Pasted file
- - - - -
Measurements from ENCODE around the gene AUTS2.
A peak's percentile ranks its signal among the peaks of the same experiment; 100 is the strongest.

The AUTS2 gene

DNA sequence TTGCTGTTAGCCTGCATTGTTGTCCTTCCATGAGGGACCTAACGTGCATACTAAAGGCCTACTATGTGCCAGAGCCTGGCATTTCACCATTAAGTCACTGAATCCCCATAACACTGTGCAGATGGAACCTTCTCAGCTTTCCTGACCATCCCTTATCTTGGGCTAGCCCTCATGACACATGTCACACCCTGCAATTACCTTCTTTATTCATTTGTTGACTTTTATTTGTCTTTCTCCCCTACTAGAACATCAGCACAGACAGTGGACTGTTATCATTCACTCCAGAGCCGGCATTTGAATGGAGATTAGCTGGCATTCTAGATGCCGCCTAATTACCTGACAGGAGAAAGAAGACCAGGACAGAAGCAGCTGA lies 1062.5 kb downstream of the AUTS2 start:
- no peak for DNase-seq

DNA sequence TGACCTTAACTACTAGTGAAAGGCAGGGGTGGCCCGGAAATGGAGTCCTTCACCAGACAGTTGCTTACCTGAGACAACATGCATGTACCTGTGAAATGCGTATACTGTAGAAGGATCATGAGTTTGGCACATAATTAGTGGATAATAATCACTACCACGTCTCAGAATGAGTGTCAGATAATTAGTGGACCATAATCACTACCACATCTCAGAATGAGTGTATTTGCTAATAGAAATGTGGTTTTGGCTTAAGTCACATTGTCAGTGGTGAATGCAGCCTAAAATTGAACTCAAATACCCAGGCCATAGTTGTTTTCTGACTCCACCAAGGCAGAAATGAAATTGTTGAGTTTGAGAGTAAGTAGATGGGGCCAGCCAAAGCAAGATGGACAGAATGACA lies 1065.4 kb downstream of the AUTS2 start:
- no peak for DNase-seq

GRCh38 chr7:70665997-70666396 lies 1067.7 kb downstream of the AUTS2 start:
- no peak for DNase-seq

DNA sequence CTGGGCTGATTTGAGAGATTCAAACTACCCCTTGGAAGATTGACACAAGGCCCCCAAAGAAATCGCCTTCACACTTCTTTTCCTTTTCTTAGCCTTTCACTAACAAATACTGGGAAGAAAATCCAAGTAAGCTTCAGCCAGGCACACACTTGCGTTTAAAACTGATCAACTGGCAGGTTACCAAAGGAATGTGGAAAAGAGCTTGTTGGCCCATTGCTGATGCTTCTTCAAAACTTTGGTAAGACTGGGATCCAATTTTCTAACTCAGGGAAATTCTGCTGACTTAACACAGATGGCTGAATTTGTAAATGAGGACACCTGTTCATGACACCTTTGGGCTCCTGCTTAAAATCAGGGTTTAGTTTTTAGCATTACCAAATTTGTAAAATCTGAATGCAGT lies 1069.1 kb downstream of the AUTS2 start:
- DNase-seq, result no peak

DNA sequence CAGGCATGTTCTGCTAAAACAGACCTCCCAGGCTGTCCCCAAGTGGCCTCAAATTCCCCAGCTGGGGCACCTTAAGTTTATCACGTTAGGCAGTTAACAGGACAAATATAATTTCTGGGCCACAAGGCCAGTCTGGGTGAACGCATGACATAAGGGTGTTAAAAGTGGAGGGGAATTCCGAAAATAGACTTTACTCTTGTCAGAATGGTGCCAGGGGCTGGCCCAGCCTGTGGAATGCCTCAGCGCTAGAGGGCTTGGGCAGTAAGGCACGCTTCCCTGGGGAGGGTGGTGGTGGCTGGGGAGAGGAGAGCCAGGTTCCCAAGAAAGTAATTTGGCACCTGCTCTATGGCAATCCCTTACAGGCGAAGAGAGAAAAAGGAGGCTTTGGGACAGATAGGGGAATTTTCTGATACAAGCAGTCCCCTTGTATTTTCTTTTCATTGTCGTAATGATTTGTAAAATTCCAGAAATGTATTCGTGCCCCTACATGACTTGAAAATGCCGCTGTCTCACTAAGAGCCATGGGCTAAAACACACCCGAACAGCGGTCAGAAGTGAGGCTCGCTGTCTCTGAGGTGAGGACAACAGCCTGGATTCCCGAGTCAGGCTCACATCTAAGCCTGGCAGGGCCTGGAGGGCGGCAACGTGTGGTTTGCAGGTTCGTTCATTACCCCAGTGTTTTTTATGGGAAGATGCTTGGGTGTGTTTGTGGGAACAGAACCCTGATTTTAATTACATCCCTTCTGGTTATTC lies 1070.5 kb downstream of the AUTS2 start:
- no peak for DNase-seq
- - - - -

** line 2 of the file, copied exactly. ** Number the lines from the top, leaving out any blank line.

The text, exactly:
A peak's percentile ranks its signal among the peaks of the same experiment; 100 is the strongest.